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    A more detailed and careful reading of history will show that slavery was not to be abolished "everywhere" without blood except America.
     
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  10. WhatWouldJacksonDo

    WhatWouldJacksonDo Private

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    If true its a moot point as Bruce pointed out. Brown thought blood was needed to end slavery. Good point by the way bruce.
     
  11. AndyHall

    AndyHall Lt. Colonel Forum Host

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    [​IMG]

    The Commonwealth of Virginia took the lead in every aspect of the Brown case, except for the dangerous part of actually assaulting the engine house where Brown and his group were holed up. Those proud Virginian militiamen were happy to let the feds handle that for them. Once Colonel Lee and the Marines from Washington had Brown securely in custody, the Virginians said, "we'll take over now."

    /s
     
    Last edited: Mar 12, 2017
  12. NedBaldwin

    NedBaldwin Captain

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    The emphasis is to show you your answer. To those people it was a crusade against slavery and Brown's motives were righteous.
     
  13. OpnCoronet

    OpnCoronet Major

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    John Brown was/is an exemplar of a man of conviction. His heroism is not because of his actions at Harper's Ferry, but his willingness to live and die by the results of that conviction.

    One can argue about his convictions, but not his willingness to live and die by their results.
     
  14. unionblue

    unionblue Brev. Brig. Gen'l Member of the Year

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    It's not an "if true" but historical fact.

    Even England had to use it's navy to bombard a port or two to enforce the eradication of slavery.
     
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  15. nc native

    nc native Private

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    The same can be said about Bloody Bill Anderson who died charging Union troops
    while mounted upon his horse. While I respect John Brown and Bill Anderson for
    their personal courage, I would never include them in a list of men whose behavior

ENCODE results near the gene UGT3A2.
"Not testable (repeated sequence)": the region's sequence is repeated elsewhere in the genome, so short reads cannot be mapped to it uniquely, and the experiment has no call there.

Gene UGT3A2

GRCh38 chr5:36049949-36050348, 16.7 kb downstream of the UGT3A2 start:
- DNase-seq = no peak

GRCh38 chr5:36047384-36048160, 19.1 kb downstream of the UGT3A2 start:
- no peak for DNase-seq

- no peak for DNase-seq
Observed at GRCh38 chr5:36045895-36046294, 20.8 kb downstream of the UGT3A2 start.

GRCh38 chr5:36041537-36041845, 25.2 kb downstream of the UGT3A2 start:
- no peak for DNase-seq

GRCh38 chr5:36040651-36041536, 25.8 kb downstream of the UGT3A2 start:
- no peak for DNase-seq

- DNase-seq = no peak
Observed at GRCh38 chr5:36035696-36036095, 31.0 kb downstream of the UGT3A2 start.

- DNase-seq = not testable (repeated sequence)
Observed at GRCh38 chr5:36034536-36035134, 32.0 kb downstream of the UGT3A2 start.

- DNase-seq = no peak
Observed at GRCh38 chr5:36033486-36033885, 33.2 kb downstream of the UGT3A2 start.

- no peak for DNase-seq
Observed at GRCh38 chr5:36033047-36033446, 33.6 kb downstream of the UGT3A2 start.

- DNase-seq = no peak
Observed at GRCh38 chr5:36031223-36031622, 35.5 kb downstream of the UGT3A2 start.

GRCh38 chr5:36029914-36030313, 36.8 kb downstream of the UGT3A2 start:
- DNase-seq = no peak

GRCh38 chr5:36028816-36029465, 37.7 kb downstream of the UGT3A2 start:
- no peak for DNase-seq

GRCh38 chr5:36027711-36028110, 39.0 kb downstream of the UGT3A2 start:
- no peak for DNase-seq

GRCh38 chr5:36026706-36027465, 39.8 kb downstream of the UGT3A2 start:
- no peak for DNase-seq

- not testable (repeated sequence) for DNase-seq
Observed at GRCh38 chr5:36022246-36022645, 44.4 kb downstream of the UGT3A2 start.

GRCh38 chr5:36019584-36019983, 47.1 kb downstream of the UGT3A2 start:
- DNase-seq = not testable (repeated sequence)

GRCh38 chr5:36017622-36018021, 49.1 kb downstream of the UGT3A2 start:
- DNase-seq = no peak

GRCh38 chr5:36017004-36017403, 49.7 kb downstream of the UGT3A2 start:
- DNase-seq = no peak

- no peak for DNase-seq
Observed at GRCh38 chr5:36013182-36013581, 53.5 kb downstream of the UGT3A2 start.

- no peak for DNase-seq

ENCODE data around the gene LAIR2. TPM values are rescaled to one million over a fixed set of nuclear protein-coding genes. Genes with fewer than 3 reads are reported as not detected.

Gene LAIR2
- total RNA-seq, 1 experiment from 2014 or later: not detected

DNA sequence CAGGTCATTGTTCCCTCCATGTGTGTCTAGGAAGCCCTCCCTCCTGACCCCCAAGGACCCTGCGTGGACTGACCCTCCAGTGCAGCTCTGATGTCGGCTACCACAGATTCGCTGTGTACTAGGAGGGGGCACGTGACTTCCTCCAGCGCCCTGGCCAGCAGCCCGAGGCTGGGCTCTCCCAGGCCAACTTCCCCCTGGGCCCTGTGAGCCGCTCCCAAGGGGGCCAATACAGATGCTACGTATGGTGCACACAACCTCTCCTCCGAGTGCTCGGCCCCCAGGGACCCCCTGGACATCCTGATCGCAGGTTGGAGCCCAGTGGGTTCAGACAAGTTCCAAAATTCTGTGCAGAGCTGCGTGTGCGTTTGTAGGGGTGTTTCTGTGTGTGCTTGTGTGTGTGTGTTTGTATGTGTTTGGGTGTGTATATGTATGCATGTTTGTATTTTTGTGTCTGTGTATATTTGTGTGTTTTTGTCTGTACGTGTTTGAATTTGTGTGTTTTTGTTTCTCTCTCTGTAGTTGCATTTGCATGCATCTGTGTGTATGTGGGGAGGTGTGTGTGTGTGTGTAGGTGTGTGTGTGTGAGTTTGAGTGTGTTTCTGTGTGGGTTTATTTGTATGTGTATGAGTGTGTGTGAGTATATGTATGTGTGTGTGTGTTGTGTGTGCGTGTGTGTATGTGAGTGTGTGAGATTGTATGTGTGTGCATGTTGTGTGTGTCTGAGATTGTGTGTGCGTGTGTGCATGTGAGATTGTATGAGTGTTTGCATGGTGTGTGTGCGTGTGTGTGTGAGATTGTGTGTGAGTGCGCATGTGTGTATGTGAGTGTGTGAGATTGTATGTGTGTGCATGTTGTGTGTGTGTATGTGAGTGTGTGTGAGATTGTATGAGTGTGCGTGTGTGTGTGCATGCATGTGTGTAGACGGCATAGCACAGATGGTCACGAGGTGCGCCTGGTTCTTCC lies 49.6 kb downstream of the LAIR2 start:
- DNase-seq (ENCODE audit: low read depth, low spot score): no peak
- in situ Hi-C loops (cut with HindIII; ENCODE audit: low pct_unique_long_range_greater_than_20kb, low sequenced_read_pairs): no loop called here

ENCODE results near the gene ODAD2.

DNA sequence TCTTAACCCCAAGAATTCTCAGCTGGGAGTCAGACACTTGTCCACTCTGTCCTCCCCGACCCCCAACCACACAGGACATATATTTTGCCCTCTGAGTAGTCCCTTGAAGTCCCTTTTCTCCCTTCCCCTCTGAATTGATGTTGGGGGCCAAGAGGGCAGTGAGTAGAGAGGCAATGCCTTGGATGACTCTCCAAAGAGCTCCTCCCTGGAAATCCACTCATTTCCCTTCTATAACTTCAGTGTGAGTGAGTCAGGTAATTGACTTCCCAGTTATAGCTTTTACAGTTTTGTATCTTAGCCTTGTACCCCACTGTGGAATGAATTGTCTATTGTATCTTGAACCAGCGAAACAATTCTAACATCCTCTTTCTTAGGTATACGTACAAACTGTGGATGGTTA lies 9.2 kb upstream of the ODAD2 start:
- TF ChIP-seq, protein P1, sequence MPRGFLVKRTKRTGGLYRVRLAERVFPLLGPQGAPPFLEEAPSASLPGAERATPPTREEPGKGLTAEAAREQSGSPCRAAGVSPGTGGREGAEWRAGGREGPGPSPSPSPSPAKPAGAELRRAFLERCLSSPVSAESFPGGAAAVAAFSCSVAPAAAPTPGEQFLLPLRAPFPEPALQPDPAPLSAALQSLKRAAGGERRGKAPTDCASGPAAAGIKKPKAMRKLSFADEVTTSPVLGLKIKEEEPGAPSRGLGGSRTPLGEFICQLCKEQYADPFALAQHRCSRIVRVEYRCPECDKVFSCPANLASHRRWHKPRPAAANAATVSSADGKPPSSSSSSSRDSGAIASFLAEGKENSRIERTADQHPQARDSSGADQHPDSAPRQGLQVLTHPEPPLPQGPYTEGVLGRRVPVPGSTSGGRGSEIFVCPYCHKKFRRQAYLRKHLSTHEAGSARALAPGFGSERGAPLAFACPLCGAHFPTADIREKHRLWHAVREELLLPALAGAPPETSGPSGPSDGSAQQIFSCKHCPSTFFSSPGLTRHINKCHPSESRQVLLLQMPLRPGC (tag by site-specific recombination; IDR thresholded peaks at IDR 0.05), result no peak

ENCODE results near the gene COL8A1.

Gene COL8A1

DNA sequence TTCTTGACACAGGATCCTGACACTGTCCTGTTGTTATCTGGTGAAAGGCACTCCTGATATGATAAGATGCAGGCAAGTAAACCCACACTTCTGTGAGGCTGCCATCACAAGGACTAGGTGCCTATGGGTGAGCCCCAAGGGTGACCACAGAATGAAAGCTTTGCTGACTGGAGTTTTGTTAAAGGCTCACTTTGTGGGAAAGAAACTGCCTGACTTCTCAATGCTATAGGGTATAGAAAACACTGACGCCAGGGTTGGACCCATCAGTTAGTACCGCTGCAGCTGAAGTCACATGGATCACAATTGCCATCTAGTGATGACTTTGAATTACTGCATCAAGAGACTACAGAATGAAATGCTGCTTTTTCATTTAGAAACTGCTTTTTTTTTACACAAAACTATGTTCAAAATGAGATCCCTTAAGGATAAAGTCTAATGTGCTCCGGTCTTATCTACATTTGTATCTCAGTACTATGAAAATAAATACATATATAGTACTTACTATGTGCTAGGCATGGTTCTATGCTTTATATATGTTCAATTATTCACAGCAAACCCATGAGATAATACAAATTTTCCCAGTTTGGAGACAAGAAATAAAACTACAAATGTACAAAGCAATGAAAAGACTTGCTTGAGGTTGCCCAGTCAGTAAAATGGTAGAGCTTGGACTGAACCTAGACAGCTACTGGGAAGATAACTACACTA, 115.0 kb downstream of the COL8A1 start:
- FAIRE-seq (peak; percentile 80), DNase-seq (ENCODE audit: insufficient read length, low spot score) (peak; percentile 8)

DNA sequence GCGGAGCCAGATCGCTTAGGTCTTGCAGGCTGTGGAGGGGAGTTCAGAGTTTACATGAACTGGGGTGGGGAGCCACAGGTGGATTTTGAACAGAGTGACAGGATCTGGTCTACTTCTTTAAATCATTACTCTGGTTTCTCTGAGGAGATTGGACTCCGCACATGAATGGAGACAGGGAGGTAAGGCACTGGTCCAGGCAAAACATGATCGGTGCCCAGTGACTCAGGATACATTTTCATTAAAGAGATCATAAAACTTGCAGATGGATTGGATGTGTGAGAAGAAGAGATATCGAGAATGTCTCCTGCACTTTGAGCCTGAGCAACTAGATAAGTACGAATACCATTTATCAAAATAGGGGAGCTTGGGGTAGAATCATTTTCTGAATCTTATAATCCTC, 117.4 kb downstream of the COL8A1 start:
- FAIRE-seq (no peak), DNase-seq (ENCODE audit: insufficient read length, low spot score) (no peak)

towards their fellow man in defense of their personal and moral convictions I would
    emulate.
     
  16. James N.

    James N. Captain Forum Host Civil War Photo Contest
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    True enough, but it was largely President James Buchanan who was glad to wash his hands of the problem by agreeing to turn it over to Virginia's Governor Letcher.
     
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  17. OpnCoronet

    OpnCoronet Major

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    I do not believe I would include them together, either. Was Anderson willing to die, unresisting in his own execution, for his convictions?
     
  18. nc native

    nc native Private

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    That's a good question, one we will never find the answer to. John Brown and Bill Anderson
    definitely were on opposite sides of the struggle against slavery and they had different ulterior
    motives for their actions but both men used extreme amounts of violence by the standards of
    most civilizations to advance their cause.
     
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  19. brass napoleon

    brass napoleon Colonel Retired Moderator Member of the Year

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    It all depends on who you ask:

    "Old John Brown has been executed for treason against a State. We cannot object, even though he agreed with us in thinking slavery wrong. That cannot excuse violence, bloodshed and treason. It could avail him nothing that he might think himself right. So, if we constitutionally elect a President, and therefore you undertake to destroy the Union, it will be our duty to deal with you as old John Brown has been dealt with. We shall try to do our duty. We hope and believe that in no section will a majority so act as to render such extreme measures necessary."

    - Abraham Lincoln, speech in Kansas, December, 1859

    Source: <http://www.classicreader.com/book/3766/41/
    As for the abolitionists' attitudes, it's pretty simple. Even though the vast majority of them deplored John Brown's methods, they glorified his cause. When it came to the Confederates, the abolitionists deplored both their methods and their cause.
     
  20. matthew mckeon

    matthew mckeon Brigadier General Moderator

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    The moment when Lee turned to the commander of the militia men and asked if they "wanted the honor of making the assault" and the guy stared back open mouthed is a classic. And they say Lee didn't have a sense of humor!
     
  21. matthew mckeon

    matthew mckeon Brigadier General Moderator

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    All John Brown threads are alike. The issue is simple:

    John Brown did bad things in a good cause.

    Some can't accept he did bad things, some can't accept it was a good cause.
    He was a premature emancipationist.
    He used violence to attack slavery before it was popular.
    He wasn't a racist when being a racist was normal.
    He was a proto-terrorist.